Washington, DC, October 26, 2015 – Today at the American Academy of Pediatrics National Conference and Exhibition, Agriculture Secretary Tom Vilsack announced that with the current school year underway, 97 percent of schools now report successfully meeting updated nutrition standards, and the number of eligible high-poverty schools utilizing USDA's Community Eligibility Provision has increased by 20 percent since last year. The Community Eligibility Program ensures universal access to healthy food for all children attending high-poverty schools, and this is the second school year that it has been available nationwide. Secretary Vilsack made this announcement before the members of the American Academy of Pediatrics which just this weekend demonstrated their commitment to improving child nutrition by releasing a policy statement calling for pediatricians across the country to play a role in reducing childhood food insecurity.
"The numbers released today, and the actions of these pediatricians, are a reflection of the commitment by thousands of schools, communities, physicians and nutrition leaders across the country to ensuring a healthier next generation," said Secretary Vilsack. "Thanks to the improvements we have made in school nutrition, our nation's children show up each day to healthier school environments, where they can easily get the nutrients they need for academic success and healthier futures. It is imperative that Congress moves quickly to reauthorize child nutrition legislation to give these men and women predictability in the work they are doing, and most importantly so that we do not reverse the progress made to date in improving the health and future well-being of America's children."
More than 15 million American children live in food-insecure households, without consistent access to sufficient food. In high-poverty schools, where a large percentage of students are in households receiving certain types of means-tested assistance, the Community Eligibility Provision allows schools to provide free meals to all students through a cost sharing model where part of the cost is covered by the federal government and the rest is picked up by the school. To date, more than 17,000 schools in high-poverty areas are offering nutritious meals to about 8 million students at no direct cost to the students through this provision.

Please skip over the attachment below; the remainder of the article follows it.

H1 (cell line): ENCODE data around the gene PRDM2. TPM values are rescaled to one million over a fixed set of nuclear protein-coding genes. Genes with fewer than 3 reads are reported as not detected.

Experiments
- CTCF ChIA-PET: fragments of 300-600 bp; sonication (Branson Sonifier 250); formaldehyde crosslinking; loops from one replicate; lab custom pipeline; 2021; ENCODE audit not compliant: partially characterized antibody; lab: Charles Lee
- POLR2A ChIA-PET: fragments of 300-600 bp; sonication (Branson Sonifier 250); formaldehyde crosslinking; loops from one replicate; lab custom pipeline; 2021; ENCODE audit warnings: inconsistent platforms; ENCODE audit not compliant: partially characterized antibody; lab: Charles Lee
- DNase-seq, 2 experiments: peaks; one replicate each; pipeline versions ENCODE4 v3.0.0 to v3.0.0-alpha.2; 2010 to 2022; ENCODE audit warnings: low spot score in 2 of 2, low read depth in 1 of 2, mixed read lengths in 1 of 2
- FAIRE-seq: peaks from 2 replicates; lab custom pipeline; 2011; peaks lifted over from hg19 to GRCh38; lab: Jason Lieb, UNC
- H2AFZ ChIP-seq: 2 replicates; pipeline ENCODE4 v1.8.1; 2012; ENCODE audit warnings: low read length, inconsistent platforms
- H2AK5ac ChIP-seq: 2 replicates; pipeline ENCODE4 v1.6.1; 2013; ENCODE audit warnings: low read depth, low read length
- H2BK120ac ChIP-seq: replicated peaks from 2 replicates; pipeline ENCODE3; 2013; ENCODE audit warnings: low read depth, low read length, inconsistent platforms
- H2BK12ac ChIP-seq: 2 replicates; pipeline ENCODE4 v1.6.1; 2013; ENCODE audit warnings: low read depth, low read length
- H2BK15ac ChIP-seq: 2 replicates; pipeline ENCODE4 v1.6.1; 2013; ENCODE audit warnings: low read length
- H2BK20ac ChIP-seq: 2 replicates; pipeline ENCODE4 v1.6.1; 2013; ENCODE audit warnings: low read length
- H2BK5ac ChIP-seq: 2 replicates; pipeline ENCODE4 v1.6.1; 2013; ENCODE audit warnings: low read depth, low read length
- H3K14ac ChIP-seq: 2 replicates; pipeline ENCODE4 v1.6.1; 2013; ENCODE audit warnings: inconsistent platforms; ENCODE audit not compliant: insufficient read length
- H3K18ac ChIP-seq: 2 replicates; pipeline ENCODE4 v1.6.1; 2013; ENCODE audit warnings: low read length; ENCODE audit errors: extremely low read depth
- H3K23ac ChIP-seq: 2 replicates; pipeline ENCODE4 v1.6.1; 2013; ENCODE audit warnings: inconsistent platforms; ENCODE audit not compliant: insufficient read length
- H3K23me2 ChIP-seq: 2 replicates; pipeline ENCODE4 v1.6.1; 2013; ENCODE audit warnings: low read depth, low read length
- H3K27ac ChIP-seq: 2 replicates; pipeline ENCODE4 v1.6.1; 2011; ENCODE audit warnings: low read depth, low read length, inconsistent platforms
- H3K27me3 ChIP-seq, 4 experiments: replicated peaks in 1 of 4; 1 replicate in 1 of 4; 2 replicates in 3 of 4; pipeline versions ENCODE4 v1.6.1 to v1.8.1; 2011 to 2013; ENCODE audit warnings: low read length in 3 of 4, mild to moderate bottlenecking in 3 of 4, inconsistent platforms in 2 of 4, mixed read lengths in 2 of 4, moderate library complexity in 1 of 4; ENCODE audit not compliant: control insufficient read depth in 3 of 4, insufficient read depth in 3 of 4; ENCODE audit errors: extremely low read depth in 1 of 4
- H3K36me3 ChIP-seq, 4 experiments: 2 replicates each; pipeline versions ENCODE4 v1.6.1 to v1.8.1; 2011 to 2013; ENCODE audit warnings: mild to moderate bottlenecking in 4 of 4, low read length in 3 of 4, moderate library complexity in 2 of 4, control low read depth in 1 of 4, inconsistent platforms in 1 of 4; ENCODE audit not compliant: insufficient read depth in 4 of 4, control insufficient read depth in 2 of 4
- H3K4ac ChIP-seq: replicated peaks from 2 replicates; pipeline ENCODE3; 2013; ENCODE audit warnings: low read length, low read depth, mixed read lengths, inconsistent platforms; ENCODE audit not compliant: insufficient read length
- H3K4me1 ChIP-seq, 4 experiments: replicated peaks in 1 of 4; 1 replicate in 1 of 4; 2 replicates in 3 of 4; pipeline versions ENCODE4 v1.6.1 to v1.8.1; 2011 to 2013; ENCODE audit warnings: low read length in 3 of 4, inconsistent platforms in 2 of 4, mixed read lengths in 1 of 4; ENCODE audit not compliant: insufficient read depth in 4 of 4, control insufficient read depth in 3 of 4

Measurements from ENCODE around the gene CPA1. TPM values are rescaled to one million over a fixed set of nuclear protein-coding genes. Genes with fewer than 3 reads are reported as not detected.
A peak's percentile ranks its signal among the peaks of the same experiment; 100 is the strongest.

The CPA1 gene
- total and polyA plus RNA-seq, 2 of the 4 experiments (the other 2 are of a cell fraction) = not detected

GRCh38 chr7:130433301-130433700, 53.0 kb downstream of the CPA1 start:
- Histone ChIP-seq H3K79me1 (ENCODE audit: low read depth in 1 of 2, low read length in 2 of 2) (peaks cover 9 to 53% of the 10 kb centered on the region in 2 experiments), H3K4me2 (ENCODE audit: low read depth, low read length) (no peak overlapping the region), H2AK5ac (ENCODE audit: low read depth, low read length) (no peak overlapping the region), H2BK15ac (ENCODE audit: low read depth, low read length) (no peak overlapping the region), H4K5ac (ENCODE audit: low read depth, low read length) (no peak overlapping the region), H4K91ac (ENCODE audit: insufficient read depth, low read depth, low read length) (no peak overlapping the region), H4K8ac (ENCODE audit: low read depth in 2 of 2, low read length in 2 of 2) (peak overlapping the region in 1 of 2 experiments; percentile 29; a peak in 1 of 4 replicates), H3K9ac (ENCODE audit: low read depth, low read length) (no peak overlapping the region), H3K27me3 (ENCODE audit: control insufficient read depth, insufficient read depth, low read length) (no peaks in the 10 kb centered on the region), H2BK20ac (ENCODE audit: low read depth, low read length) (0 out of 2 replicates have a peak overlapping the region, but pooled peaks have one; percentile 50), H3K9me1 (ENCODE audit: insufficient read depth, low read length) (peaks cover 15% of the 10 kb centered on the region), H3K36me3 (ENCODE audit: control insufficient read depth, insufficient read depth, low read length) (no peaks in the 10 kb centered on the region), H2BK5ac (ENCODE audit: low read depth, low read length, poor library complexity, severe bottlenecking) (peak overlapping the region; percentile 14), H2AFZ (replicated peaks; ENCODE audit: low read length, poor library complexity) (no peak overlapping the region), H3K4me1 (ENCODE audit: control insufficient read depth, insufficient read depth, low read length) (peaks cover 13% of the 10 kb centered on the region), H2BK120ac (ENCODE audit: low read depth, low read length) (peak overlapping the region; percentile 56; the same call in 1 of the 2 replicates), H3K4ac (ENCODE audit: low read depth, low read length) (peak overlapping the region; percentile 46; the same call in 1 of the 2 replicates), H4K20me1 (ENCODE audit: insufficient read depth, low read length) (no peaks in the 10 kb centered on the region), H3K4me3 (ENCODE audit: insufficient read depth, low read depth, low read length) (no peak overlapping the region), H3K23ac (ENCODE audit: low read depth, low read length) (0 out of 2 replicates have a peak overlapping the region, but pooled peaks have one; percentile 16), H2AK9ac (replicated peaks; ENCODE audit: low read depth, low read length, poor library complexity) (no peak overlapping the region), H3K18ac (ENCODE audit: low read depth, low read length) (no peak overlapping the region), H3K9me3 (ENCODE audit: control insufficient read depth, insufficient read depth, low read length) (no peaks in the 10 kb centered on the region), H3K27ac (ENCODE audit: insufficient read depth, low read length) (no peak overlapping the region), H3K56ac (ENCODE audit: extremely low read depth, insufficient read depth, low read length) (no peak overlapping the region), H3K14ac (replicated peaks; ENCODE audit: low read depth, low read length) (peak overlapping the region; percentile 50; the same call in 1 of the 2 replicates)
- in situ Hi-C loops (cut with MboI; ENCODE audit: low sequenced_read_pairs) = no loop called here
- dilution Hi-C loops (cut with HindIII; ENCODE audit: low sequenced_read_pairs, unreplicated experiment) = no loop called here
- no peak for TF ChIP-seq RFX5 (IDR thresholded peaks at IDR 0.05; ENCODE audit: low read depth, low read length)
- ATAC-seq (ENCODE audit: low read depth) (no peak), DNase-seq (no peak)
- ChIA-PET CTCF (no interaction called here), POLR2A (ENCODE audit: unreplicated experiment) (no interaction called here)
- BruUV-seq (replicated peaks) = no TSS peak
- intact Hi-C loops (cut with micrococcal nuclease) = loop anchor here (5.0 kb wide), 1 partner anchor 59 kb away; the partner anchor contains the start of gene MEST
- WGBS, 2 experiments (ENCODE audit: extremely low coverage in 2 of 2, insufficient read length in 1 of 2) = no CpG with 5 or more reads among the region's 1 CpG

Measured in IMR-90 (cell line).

Across the country, schools participating in CEP are making great strides in the fight against childhood hunger. They're also experiencing a number of other positive effects, such as significantly lower erroneous payments, decreased administrative burden for schools and parents, and increased participation in meal programs. This is, in part, because CEP works well with alternative breakfast models -- such as breakfast in the classroom, grab-n-go and second chance breakfasts -- that incorporate breakfast into the school day. The meals they serve are healthier than ever; nationwide, 97 percent of schools are now meeting the updated nutrition standards, and, as a result, students are trying new foods and eating more fruits and vegetables.
None of this would have been possible without the bipartisan Healthy, Hunger-Free Kids Act of 2010. As Congress turns its attention to reauthorizing this bill, it's important to remember the role these programs play in ensuring access to safe, healthy food, for all American children. USDA is committed to working with the decreasingly few schools that are struggling to meet the standards, by providing training, flexibility, and technical assistance, so that all children have access to a healthier school day.